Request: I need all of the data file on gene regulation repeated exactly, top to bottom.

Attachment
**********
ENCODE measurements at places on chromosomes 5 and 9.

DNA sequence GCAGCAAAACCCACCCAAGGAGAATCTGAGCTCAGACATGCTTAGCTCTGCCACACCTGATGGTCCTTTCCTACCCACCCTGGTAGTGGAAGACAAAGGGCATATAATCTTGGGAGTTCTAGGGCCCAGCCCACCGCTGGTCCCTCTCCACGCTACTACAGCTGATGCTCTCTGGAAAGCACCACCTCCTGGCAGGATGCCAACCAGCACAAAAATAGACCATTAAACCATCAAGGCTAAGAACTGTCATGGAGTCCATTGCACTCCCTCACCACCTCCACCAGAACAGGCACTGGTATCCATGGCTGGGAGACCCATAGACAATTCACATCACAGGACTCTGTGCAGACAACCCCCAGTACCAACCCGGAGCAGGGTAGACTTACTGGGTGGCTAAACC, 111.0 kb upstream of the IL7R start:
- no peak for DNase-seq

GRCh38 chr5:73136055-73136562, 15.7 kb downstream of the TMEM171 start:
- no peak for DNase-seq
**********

ENCODE measurements at places on chromosomes 5 and 9.

DNA sequence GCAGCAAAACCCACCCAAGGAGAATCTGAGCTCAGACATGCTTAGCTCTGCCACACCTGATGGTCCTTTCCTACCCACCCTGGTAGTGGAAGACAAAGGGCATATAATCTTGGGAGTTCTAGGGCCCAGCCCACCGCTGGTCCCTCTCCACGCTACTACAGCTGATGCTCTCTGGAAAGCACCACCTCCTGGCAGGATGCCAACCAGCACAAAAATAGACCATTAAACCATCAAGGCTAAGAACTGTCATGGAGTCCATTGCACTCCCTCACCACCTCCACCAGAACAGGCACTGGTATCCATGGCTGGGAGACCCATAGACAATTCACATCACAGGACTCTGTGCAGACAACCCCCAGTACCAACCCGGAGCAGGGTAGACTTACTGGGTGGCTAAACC, 111.0 kb upstream of the IL7R start:
- no peak for DNase-seq

GRCh38 chr5:73136055-73136562, 15.7 kb downstream of the TMEM171 start:
- no peak for DNase-seq